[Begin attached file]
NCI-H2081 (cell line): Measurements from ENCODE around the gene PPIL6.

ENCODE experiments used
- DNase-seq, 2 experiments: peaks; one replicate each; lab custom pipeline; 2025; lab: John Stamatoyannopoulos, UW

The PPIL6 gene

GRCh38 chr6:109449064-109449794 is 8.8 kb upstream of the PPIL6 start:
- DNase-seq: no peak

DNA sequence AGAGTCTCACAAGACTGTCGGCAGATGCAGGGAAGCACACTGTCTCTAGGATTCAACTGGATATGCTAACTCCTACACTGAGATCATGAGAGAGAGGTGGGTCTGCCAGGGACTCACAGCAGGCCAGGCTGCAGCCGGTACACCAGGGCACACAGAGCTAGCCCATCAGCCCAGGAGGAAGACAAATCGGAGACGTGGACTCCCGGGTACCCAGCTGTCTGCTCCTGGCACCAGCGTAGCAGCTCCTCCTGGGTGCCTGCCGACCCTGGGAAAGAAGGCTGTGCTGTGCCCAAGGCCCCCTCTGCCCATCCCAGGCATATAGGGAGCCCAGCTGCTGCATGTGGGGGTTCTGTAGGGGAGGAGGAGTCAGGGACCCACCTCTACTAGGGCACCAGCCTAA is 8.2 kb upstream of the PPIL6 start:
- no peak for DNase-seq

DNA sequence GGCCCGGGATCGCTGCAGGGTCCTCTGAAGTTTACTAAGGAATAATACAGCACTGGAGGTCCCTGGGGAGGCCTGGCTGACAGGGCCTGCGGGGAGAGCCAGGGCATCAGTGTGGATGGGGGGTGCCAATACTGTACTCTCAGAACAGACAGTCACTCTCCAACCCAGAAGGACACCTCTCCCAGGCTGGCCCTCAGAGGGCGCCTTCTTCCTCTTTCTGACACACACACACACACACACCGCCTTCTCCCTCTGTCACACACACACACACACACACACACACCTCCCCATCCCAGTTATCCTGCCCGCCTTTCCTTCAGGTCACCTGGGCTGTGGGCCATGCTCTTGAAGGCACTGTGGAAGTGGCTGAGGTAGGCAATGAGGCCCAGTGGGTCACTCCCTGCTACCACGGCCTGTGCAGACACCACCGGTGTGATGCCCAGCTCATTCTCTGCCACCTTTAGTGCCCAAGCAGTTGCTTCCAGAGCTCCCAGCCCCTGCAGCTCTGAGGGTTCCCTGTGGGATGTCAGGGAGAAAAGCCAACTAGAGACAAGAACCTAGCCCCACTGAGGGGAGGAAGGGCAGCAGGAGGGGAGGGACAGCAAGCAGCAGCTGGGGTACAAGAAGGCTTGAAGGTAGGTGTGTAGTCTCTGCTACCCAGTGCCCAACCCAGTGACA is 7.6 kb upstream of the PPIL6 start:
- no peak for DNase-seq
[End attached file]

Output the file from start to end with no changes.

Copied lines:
NCI-H2081 (cell line): Measurements from ENCODE around the gene PPIL6.

ENCODE experiments used
- DNase-seq, 2 experiments: peaks; one replicate each; lab custom pipeline; 2025; lab: John Stamatoyannopoulos, UW

The PPIL6 gene

GRCh38 chr6:109449064-109449794 is 8.8 kb upstream of the PPIL6 start:
- DNase-seq: no peak

DNA sequence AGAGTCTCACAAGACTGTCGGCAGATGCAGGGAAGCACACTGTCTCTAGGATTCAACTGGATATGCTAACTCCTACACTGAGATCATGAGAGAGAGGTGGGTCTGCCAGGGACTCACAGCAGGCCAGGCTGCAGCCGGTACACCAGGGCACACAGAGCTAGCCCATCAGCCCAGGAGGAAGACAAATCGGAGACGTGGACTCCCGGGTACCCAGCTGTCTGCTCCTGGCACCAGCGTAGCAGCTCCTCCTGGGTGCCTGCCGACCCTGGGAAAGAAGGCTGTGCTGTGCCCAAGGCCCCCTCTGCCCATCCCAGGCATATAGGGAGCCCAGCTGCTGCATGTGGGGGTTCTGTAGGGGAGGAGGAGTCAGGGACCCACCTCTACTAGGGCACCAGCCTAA is 8.2 kb upstream of the PPIL6 start:
- no peak for DNase-seq

DNA sequence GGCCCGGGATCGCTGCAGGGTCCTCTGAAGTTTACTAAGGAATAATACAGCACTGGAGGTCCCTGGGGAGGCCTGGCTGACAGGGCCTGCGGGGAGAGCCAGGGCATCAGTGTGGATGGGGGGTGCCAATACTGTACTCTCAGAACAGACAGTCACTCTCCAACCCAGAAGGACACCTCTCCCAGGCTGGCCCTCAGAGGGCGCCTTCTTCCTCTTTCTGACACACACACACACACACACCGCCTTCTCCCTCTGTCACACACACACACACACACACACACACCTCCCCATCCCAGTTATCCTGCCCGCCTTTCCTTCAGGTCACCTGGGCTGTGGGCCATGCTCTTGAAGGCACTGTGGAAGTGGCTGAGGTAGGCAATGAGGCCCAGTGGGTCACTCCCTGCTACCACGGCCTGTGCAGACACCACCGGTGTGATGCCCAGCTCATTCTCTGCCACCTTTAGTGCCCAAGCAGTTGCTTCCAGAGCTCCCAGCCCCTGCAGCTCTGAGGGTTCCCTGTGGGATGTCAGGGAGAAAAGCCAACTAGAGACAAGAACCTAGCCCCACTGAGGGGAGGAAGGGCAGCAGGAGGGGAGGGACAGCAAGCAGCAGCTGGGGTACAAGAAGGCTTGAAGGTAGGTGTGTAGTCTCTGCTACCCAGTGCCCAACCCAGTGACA is 7.6 kb upstream of the PPIL6 start:
- no peak for DNase-seq